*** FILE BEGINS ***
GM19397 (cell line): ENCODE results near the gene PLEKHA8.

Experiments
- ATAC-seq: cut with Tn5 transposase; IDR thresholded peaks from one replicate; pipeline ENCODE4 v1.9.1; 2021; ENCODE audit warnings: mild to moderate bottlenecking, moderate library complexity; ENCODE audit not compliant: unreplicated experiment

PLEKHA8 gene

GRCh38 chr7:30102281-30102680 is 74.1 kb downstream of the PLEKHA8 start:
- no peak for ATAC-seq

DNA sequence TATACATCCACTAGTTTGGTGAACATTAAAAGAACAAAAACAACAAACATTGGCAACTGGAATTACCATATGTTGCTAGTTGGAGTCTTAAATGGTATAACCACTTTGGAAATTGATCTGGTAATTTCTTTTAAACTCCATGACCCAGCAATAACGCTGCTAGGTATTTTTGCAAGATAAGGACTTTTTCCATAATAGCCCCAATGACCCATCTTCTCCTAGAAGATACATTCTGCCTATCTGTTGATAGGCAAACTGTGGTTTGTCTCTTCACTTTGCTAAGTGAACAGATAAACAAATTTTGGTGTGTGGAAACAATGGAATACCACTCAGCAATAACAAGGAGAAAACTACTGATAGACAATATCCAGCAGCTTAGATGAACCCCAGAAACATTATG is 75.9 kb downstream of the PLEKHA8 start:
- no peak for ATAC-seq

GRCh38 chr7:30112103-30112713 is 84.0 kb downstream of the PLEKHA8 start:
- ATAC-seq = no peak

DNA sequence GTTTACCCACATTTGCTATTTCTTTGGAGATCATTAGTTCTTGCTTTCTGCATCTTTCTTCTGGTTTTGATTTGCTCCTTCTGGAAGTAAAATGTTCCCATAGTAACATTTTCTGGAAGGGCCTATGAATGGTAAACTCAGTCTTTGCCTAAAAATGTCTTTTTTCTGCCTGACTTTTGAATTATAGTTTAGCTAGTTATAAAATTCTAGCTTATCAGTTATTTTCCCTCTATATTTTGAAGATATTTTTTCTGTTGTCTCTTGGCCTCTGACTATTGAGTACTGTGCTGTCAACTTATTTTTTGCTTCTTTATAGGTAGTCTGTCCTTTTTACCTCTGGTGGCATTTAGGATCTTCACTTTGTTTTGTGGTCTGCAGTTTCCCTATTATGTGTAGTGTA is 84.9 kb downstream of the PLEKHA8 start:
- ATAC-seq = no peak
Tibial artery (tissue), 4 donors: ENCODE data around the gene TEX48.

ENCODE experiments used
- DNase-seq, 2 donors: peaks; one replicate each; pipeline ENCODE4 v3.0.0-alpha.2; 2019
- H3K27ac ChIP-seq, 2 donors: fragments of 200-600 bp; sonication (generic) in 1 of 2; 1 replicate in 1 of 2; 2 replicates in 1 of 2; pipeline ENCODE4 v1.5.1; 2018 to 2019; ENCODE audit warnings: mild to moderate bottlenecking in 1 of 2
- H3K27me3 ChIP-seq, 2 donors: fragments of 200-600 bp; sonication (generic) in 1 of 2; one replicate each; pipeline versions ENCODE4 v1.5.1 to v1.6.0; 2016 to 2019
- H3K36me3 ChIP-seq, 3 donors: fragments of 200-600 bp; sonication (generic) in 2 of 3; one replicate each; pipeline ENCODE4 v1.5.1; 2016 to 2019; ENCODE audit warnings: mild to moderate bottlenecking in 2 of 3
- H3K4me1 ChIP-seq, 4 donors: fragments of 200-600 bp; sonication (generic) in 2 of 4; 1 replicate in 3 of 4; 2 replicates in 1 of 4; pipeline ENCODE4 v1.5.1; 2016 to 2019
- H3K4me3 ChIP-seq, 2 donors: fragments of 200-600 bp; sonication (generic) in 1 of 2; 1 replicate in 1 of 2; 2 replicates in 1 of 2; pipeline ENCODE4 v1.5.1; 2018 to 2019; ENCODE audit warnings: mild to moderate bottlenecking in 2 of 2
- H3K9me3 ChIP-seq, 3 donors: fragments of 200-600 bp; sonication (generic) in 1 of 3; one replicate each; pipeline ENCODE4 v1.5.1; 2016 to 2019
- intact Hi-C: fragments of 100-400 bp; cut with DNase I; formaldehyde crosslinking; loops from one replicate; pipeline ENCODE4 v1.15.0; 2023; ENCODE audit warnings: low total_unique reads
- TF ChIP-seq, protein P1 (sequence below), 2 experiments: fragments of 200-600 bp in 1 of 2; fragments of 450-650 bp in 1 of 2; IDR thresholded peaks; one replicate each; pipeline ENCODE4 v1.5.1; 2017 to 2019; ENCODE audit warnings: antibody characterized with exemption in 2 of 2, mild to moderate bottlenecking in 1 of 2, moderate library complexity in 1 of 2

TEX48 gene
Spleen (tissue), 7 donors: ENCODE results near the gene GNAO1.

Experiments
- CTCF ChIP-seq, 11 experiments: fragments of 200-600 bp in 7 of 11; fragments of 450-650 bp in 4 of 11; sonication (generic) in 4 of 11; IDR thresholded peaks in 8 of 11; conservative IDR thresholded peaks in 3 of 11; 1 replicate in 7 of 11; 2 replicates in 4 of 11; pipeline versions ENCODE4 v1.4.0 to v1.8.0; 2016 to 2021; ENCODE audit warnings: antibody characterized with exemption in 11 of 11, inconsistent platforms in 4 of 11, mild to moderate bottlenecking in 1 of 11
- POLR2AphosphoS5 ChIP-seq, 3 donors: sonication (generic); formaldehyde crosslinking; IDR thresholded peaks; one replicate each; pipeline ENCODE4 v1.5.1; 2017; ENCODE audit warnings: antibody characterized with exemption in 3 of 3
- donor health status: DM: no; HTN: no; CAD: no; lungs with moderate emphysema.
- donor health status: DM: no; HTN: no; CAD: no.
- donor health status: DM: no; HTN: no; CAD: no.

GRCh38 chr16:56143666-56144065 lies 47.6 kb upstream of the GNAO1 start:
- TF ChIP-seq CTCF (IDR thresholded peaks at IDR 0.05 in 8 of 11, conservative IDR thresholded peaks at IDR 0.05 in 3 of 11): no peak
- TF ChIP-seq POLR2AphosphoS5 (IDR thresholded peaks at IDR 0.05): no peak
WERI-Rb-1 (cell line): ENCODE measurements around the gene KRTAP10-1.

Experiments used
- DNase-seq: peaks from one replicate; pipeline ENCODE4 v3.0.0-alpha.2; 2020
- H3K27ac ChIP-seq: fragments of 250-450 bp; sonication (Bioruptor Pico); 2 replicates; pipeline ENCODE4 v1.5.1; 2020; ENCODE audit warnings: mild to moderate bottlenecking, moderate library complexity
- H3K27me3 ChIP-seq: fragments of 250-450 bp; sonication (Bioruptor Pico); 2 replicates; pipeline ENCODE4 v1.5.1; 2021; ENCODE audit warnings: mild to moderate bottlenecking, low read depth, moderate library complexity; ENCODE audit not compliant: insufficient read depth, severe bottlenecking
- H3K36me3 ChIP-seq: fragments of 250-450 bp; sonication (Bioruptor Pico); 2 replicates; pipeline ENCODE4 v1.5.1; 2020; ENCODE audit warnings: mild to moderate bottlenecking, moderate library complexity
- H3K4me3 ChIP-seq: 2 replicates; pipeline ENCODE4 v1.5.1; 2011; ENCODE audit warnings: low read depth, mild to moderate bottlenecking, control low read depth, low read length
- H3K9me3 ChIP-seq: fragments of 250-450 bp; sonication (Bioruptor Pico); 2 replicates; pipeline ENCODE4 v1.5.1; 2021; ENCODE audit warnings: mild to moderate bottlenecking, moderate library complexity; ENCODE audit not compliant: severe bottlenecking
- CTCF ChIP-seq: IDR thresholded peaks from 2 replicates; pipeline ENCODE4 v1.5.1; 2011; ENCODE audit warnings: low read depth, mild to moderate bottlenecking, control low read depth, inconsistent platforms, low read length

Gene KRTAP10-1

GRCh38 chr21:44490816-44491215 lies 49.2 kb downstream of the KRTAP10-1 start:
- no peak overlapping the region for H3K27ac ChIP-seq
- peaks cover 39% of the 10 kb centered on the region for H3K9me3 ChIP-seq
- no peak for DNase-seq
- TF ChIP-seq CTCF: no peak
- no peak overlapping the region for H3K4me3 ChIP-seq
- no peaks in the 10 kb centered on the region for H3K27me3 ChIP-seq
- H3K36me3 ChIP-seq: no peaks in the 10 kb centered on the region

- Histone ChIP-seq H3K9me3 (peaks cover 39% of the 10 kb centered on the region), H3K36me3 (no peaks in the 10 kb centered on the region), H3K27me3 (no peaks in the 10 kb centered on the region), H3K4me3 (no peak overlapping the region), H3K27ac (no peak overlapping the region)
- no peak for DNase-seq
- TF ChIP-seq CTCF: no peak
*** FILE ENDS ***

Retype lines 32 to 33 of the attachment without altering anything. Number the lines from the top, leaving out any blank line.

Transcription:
GRCh38 chr16:56143666-56144065 lies 47.6 kb upstream of the GNAO1 start:
- TF ChIP-seq CTCF (IDR thresholded peaks at IDR 0.05 in 8 of 11, conservative IDR thresholded peaks at IDR 0.05 in 3 of 11): no peak